In the last few weeks, our church has been shaken by tragedies
In the last few weeks, our church has been shaken by tragedies and difficulties of various stripes-untimely deaths, surgical complications, hospitalizations for everything from cancer to personal demons, and a seemingly endless host of personal struggles.
Some of these troubles have been visited upon members of our fellowship while others have affected family or friends of our members. But whoever they have touched, and however they have arrived, my sense is that we all have been reeling from their unwanted presence.
As a pastor, people often turn to me for an explanation of the heartaches they are suffering, but whatever words I offer seem about as effective as breaking concrete with a light bulb. So at the risk of sounding trite, let me share with you a few of the beliefs I fall back on during times like these.
Life is unfair. There's no way around this. Pain and suffering that we do not deserve come to you and me. Yes, sometimes we are the architect of our own affliction, and honesty demands we own up to our poor judgment. But there are other times when misery is visited upon us for no reason we can fathom. And no amount of sugar-coating or deft theologizing will change that.
Life is gift. Despite our many accomplishments and skills, none of us willed ourselves into this world, nor can any of us add one tick of time to our lives. That we are in this world at all is the gift of God. The people who matter most to us are all gifts as well. The moments of joy and wonder which come our way are gifts too. None of these things we earned, nor do we have them because we deserve them. They are all gifts of grace. So bad things come to us that we don't deserve, and good things come to us that we don't deserve. Therefore, if given the choice, I will always choose a life of grace over a life that's fair.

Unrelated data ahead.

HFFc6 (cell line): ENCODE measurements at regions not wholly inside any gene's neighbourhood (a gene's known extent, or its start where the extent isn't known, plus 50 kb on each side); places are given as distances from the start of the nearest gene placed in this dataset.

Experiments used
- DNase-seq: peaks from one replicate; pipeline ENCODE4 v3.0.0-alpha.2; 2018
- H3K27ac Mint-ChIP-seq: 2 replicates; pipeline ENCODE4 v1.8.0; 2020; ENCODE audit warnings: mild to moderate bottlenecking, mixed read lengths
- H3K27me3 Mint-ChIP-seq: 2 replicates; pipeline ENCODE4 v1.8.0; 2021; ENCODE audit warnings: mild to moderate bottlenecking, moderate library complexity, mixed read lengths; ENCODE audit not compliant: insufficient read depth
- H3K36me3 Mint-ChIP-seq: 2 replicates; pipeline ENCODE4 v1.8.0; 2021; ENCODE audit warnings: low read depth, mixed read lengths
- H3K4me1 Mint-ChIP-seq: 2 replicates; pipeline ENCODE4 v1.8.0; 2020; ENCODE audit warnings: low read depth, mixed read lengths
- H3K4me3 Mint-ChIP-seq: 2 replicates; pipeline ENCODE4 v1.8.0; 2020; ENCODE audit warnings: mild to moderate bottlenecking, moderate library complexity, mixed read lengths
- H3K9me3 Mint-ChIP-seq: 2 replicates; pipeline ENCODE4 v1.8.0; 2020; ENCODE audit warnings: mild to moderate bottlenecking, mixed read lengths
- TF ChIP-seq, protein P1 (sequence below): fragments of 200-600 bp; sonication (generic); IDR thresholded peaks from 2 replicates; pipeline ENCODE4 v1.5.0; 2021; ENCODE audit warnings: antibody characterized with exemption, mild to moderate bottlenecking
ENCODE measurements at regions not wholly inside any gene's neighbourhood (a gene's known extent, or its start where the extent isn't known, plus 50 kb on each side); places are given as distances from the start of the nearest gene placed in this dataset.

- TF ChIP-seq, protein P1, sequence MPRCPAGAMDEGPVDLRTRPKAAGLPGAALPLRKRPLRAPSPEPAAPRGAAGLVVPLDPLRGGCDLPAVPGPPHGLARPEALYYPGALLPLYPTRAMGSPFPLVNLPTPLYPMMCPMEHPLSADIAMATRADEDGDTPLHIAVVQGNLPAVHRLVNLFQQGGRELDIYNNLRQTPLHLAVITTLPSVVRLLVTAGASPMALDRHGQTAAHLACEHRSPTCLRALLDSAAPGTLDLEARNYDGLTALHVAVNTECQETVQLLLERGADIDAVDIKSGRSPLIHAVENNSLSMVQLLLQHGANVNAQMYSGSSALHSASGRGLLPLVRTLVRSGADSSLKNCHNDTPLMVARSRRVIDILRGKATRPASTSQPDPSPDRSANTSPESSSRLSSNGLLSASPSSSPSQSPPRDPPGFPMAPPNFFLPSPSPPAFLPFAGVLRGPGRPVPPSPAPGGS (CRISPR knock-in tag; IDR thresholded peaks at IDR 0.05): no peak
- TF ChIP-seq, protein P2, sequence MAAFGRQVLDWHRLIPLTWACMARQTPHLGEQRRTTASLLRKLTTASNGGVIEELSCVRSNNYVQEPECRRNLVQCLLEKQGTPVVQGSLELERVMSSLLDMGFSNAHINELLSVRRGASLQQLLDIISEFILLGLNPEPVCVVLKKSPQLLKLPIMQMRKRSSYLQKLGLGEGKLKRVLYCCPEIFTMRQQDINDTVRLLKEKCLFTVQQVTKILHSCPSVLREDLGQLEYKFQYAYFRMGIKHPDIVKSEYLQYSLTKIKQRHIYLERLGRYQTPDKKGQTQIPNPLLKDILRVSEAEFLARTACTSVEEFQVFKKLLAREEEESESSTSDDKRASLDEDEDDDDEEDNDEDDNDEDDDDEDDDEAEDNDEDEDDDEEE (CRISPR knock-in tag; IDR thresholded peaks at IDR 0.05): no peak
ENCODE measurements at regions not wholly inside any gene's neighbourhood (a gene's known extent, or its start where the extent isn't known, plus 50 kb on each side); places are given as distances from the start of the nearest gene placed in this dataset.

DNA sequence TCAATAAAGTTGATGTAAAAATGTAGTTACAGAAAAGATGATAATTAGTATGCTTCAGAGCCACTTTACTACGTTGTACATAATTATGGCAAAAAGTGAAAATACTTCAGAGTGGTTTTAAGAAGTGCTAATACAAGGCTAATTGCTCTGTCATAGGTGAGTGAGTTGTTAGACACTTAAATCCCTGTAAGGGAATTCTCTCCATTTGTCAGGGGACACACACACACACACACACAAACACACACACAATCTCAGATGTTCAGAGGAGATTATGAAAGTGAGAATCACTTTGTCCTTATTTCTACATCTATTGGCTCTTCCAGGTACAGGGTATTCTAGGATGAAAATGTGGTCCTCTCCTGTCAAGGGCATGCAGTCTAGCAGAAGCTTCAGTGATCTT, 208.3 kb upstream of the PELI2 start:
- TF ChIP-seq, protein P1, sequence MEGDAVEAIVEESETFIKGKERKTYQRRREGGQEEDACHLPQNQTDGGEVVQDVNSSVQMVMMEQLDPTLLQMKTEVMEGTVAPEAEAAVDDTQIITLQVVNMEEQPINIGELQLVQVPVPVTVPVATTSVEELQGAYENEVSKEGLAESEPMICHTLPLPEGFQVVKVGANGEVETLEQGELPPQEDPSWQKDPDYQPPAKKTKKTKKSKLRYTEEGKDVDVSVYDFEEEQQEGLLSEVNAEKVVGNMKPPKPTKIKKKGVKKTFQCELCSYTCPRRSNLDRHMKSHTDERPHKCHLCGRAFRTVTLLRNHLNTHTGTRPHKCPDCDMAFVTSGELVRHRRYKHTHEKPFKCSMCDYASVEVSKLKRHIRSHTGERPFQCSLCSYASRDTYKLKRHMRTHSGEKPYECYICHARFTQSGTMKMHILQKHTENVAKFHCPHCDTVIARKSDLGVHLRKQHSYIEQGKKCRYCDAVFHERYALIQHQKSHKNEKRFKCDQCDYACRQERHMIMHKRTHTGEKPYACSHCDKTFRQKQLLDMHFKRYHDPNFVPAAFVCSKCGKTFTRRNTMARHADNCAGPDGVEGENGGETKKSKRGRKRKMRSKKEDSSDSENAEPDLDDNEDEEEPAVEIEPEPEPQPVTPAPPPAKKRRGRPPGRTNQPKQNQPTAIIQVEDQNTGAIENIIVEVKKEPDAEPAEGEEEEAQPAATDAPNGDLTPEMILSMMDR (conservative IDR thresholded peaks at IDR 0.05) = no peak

God weeps when we weep. I have no ultimately satisfying answers for the age old question, "Why do bad things happen to good people?" But I do believe I hear the echoes of God's tears in my own. And I have found that the most wonderful gift anyone can give me in the depths of my grief is the gift of their presence. I am comforted by the knowledge that God is holding me in the everlasting arms and mingling heavenly tears with my own.
The community of faith is indispensable in times of grief and loss. When the time came for us to pray together in worship the other day, and you opened your arms to me in a gesture of gift and embrace as you spoke the words "The Lord be with you," I was reminded again of what a gift you are to me. Not only have you ministered to the families who are hurting, but you have ministered to me as well.
No pastor south of heaven or north of hell has ever served a more wonderful group of people.